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Protesters march in Rochester after 9-year-old is pepper-sprayed

More than 150 people rallied and marched Monday evening along Clinton Ave. in Rochester, gathering in front of a police substation. They were there to object to the handcuffing and pepper spraying of a 9-year old-girl last week.

With chants of "protect our children," the dozens of demonstrators, who included some area politicians and community activists, got together to let Rochester Police know they are upset about the way that young girl was treated last Friday.

It happened when police responded to a call about family trouble possibly involving a stolen car. The 9-year-old was very agitated, officers tried to get her to go into the patrol car to await an ambulance, but she was very upset, and they ended up handcuffing her and using pepper spray.

One of those speaking at the protest Monday night, Anthony Hall, emphasized the need for political change.

‘This is an issue that’s going across the country and in Rochester has been going on far too long. And the purpose of electing people that look like us, that reflect our community, is for them to effectuate change,” Hall said.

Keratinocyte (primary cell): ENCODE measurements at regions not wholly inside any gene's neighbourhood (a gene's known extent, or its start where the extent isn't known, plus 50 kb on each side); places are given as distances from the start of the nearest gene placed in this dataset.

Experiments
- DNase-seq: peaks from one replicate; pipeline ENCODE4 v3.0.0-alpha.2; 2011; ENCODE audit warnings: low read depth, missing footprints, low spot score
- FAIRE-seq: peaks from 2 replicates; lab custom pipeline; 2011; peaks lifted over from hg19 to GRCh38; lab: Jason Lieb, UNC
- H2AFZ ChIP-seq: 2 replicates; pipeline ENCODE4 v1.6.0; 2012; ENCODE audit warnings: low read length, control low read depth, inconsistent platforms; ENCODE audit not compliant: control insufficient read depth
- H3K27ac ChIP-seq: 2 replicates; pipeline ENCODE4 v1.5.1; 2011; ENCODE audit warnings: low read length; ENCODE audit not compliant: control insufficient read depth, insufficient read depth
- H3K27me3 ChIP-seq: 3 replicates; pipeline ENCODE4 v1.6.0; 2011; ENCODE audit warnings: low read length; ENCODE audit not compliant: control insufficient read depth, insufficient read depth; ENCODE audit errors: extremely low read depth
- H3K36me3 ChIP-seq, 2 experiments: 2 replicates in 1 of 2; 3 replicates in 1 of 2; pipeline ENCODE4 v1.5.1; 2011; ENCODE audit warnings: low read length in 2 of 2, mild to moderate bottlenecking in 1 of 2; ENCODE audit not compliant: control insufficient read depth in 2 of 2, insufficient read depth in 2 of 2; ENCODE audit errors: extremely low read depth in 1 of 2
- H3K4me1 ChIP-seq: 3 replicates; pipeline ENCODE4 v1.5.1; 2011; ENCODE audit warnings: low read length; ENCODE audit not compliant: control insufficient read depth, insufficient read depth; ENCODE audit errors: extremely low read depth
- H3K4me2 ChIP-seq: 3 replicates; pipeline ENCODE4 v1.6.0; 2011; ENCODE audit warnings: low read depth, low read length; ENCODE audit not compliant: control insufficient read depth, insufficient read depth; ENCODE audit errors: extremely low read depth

The protesters who gathered at the police substation rattled the gates for a while and chanted in the frigid cold, eventually disbanding for the night.

Meantime, Mayor Lovely Warren announced on Monday that officers involved in the use of the pepper spray against the 9-year-old will be suspended, at least until an internal police investigation has concluded. On Monday night, a statement from RPD  said that in response to Warren ordering the suspension of officers involved in the pepper spraying of a 9-year-old girl, the police department has immediately removed the three officers involved from patrol duties. One officer was suspended and two officers were placed on administrative leave pending the outcome of the internal investigation.

Monday evening, Governor Andrew Cuomo also released this statement:

"As a human, this incident is disturbing and as a father, it's heartbreaking—this isn't how the police should treat anyone, let alone a 9-year-old girl. Across New York and around the country, the relationship between police and the communities they serve is clearly not working, which is why we launched a statewide effort to bring everyone to the table and make real, lasting reform. Rochester needs to reckon with a real police accountability problem, and this alarming incident demands a full investigation that sends a message this behavior won't be tolerated."

Randy Gorbman is WXXI's director of news and public affairs. Randy manages the day-to-day operations of WXXI News on radio, television, and online.